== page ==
The Haystack

TABOR: What It Is and Why We Don’t Need It

Jeff Neumann, The Denver Post; photos provided by Thinkstock by Getty Images

Jeff Neumann, The Denver Post; photos provided by Thinkstock by Getty Images

Nathan Reich, Staff Writer

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TABOR is Colorado’s Taxpayers Bill of Rights passed in 1992.

In summary, TABOR exists to protect taxpayers from the government. It strictly limits how much revenue the state can keep, and how much it must spend. Whenever a change in taxes is proposed, the people vote on it, and the end result is that the people get to choose whether or not taxes are raised or lowered. Sounds pretty good, right? Wrong.

The first problem with TABOR is that it gives the power of choice to the people. Now, don’t get me wrong, I do believe that government by the people is crucial to a democracy; I’m not a socialist. However, I also believe in government for the people. I think that the vast majority of citizens do not have a clear concept of what would be best for themselves in general. Maybe they do on an individual level, but your average American will not have any idea of what is best for the country, or even the state, as a whole. The government, with all its faults, is in place for a reason: they should know more about their citizens as an entity (although not individually) than the citizens do.

One example: when the people are well off, it would make sense to raise the taxes (slightly, nothing extraordinary) to have money for when the people are worse off. With TABOR in place, the people get to decide that. Do we want to pay more taxes, or do we want to pay less taxes? Hm, let me think about that one. I’m not saying that we as citizens shouldn’t have a say in what the government does–we certainly should. As citizens, we need to tell them when they step out of line, and limit them accordingly. But taking away practically all the power from the government is limiting them too much–as it is now, the state government has very little power when it comes to taxes.

The other fundamental problem with TABOR is that it cuts considerably into public school funding. TABOR supporters deny this, saying that, firstly, TABOR contributes to school funding, and secondly, that schools don’t really need more funding, they simply need to spend their money more wisely. For more on the controversial funding vs. spending issue with schools, read February 12th’s Haystack article The Fund-amental Problem With Education and Money.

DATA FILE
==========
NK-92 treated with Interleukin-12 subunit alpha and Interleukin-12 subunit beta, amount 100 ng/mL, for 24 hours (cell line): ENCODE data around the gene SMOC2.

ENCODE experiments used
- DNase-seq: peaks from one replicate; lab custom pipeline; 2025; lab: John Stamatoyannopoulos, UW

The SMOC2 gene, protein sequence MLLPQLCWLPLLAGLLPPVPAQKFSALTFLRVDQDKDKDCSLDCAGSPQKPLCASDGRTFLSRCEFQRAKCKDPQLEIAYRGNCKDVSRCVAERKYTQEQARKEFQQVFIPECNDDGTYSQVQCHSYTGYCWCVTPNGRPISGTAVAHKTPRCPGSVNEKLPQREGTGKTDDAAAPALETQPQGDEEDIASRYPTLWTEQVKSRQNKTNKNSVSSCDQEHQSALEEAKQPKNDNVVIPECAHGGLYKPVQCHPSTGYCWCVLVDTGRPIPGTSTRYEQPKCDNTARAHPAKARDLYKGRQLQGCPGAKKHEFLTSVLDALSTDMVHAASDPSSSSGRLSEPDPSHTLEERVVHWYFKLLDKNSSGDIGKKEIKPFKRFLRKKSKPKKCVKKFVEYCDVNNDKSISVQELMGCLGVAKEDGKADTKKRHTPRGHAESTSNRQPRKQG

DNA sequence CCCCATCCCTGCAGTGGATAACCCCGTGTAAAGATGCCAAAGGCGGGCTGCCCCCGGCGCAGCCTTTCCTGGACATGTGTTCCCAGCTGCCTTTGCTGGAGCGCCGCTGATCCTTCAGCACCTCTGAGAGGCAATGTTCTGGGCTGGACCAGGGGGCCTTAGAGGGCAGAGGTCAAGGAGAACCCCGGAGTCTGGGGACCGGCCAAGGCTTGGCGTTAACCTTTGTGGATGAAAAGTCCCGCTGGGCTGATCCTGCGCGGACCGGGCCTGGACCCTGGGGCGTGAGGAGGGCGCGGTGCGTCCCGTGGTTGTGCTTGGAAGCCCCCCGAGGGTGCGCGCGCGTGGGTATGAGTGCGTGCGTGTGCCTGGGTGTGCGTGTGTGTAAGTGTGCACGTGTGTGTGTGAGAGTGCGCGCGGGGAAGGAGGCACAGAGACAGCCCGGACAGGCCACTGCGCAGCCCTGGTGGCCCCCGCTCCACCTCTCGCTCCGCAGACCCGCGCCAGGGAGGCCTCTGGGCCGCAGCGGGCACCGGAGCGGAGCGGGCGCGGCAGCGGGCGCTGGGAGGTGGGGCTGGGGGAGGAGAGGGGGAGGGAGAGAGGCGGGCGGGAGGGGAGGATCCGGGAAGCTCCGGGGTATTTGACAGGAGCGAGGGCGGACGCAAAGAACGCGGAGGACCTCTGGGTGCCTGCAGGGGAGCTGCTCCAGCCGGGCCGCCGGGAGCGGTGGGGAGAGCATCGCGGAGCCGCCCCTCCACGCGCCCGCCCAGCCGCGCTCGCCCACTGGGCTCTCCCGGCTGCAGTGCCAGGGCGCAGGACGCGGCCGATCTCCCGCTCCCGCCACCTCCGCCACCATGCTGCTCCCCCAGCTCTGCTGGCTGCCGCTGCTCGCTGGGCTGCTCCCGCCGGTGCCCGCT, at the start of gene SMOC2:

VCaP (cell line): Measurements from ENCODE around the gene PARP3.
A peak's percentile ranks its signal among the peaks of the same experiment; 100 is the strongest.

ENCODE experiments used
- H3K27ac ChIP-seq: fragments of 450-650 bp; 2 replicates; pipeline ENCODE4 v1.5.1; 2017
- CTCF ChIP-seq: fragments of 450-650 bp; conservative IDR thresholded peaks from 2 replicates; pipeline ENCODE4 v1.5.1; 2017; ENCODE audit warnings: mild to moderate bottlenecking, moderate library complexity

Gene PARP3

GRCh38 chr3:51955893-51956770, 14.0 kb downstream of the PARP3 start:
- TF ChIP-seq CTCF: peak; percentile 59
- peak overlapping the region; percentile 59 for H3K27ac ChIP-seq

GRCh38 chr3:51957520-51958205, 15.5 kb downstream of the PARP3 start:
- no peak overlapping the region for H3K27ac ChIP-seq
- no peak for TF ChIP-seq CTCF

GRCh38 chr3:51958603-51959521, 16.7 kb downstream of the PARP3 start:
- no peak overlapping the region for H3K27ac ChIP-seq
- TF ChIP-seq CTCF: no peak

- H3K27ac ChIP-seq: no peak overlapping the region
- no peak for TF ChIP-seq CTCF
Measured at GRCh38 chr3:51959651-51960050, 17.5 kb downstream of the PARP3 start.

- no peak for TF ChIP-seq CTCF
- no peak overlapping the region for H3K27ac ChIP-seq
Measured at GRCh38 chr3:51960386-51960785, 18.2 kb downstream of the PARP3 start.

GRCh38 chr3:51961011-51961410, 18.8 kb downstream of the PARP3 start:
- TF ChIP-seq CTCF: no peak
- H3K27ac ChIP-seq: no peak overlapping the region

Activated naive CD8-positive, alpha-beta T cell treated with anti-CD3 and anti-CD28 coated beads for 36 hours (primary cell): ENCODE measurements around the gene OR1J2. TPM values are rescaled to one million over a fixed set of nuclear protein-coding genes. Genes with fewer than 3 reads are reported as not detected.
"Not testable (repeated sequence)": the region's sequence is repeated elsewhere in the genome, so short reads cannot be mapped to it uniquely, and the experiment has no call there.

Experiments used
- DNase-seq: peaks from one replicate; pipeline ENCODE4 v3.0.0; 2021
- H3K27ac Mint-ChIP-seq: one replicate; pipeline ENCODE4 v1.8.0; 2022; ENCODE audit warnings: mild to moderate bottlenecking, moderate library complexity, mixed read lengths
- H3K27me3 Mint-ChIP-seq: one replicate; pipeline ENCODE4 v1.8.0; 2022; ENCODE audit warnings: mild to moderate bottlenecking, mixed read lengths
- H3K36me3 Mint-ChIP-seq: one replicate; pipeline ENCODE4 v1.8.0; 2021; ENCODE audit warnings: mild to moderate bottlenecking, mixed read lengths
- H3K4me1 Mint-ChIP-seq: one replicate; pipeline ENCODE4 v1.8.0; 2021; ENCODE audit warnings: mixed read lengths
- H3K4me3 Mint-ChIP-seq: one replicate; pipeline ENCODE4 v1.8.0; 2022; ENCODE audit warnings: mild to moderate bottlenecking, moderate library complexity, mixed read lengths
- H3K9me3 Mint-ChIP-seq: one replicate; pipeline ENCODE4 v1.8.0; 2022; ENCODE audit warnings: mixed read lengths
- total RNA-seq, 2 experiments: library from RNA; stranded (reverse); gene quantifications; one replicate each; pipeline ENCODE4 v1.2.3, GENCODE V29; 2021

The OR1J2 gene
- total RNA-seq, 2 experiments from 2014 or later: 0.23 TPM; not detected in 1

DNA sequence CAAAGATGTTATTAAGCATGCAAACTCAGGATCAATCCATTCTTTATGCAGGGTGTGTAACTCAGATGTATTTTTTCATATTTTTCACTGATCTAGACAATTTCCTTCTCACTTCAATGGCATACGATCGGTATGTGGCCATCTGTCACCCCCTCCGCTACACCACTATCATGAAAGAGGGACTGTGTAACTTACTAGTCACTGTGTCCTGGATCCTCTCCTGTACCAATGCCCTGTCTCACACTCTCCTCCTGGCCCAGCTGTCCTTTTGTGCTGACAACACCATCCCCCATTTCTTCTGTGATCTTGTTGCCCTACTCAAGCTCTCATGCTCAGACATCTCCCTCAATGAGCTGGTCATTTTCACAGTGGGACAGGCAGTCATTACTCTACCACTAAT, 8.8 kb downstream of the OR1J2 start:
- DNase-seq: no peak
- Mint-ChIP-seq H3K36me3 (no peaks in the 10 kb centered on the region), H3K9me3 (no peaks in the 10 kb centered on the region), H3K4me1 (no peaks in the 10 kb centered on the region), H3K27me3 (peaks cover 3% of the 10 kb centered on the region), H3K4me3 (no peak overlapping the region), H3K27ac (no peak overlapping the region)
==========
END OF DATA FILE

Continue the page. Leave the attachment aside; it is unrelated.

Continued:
So, does TABOR contribute to school funding? To determine the answer, we need to look back several decades. In 1992, TABOR was passed, and from that time, schools have not even been receiving enough money to keep up with inflation. Even mill and bond levies must go through the people, and as a result, the schools have lost not only significant government funding, but have found that TABOR even limits their ability to raise money on their own.

In the year 2000, concerned citizens voted for Amendment 23, an amendment to the state constitution which basically attempted to get more state funding to the education system. In summary, Amendment 23 established a minimum amount of money, the “base,” that had to be increased by inflation plus one percent for the next ten years, and by inflation afterwards. An amount was then added onto this “base,” determined by a combination of factors including district size, number of “at risk” (free and reduced lunch eligible) kids, and local costs of living, to name a few. The amendment also required the total funding for all categorical programs (programs established by the state to support the basic core programs, such as English language proficiency programs and special education) to increase by the same amount.